1. The Combahee River Collective, a Black feminist organization active in the US in the mid-1970s, issued a statement naming the interlocking oppressions of racism, sexism, heterosexism, and classism, and advocating for a revolutionary politics inspired by anti-colonial movements across the globe. Within the Combahee River Collective Statement (1977), the members reason: ‘If Black women were free, it would mean that everyone else would have to be free since our freedom would necessitate the destruction of all the systems of oppression.’ [^]

Competing Interests

The authors have no competing interests to declare.

Author Information

Maegan Parker Brooks is Associate Professor of Civic Communication & Media and American Ethnic Studies at Willamette University. She teaches and writes about race, memory, and public deliberation; she has also created a variety of media about the human rights activist Fannie Lou Hamer, including a contribution to the Library of African American Biography series entitled Fannie Lou Hamer: America’s Freedom Fighting Woman (Rowman & Littlefield, 2020). Her website may be found at: https://willamette.edu/arts-sciences/ccm/faculty/brooks/index.html.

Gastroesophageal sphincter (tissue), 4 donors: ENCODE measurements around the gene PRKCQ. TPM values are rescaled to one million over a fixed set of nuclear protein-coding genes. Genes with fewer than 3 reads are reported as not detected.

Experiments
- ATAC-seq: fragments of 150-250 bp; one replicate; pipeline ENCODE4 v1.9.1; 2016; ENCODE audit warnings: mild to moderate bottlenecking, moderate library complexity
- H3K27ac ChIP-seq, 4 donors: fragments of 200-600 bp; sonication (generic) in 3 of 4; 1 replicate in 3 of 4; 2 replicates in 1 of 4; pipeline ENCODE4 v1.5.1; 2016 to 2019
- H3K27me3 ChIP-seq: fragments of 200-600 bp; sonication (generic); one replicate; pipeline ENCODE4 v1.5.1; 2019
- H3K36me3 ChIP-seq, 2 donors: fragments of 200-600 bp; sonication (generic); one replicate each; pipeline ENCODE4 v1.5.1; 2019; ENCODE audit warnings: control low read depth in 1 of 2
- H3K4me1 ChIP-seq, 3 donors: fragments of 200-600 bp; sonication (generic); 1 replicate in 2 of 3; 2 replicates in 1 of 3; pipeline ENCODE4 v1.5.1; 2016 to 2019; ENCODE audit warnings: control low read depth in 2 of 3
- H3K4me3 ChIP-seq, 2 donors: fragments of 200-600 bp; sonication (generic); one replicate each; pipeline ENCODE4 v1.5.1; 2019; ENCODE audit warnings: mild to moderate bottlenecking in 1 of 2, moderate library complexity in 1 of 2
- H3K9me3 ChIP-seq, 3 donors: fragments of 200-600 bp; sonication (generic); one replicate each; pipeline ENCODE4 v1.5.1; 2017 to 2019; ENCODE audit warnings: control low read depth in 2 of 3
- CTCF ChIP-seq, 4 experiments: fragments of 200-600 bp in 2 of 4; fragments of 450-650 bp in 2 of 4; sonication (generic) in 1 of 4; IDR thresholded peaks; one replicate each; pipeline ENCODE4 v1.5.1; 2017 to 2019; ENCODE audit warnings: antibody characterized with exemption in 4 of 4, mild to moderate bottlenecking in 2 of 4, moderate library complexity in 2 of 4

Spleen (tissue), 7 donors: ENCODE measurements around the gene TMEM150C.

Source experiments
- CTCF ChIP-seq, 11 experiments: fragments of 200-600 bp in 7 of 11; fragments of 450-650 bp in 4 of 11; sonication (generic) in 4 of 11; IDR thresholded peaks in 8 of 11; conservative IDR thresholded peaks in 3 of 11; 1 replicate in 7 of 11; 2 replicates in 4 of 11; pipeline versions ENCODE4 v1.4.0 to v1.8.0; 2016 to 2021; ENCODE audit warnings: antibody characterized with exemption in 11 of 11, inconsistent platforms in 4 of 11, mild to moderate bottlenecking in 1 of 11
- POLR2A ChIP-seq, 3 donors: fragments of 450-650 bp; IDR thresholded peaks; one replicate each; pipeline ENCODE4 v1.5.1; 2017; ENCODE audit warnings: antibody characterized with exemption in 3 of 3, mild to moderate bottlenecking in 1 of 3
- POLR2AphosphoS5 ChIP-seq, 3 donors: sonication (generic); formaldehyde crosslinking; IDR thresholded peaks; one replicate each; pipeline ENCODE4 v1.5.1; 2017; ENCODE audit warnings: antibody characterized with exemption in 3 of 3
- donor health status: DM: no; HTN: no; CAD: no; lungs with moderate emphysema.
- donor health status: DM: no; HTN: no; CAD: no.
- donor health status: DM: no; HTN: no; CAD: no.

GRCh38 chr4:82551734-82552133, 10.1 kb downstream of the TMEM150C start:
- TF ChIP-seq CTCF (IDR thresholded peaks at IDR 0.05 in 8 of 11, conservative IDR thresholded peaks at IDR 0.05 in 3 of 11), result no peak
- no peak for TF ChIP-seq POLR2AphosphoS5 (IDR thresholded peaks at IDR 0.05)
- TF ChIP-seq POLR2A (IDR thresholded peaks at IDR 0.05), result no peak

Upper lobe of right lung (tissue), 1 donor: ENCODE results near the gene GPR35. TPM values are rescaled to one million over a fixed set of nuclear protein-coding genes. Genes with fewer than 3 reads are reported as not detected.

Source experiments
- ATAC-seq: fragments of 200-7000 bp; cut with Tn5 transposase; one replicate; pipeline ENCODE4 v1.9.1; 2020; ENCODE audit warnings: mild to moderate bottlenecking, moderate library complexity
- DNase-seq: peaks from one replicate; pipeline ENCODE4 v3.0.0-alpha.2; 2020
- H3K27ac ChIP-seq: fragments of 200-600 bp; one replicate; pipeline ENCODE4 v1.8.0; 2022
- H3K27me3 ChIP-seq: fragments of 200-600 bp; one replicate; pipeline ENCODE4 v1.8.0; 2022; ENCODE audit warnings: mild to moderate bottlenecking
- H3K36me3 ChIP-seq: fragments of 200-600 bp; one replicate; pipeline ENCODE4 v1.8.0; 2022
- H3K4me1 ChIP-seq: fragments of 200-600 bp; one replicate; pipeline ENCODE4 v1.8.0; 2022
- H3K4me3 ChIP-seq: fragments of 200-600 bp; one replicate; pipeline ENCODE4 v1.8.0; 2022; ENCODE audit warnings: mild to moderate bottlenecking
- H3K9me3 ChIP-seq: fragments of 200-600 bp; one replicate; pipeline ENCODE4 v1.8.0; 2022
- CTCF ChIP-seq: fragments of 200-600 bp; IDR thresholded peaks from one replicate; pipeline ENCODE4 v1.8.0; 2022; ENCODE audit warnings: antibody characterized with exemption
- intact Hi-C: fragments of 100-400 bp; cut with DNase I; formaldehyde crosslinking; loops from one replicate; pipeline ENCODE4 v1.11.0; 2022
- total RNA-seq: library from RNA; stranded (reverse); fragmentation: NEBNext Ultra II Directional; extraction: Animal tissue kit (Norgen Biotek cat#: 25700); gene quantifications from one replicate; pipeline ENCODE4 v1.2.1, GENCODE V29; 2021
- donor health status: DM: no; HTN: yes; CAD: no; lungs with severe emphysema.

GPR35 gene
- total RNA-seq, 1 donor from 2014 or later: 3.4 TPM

David S. Gutterman is a Professor in the Departments of Politics, Policy, Law and Ethics and Women’s and Gender Studies. He teaches courses on Ethics, Religion and Politics, and the politics of the body. His current research explores civil religion, civic engagement, and public space in the United States. He is the author of Political Religion and Religious Politics: Navigating Identities in the United States (Routledge, 2015) and Prophetic Politics: Christian Social Movements and American Democracy (Cornell University Press, 2005). David can be reached at dgutterm@willamette.edu and @davidgutterman.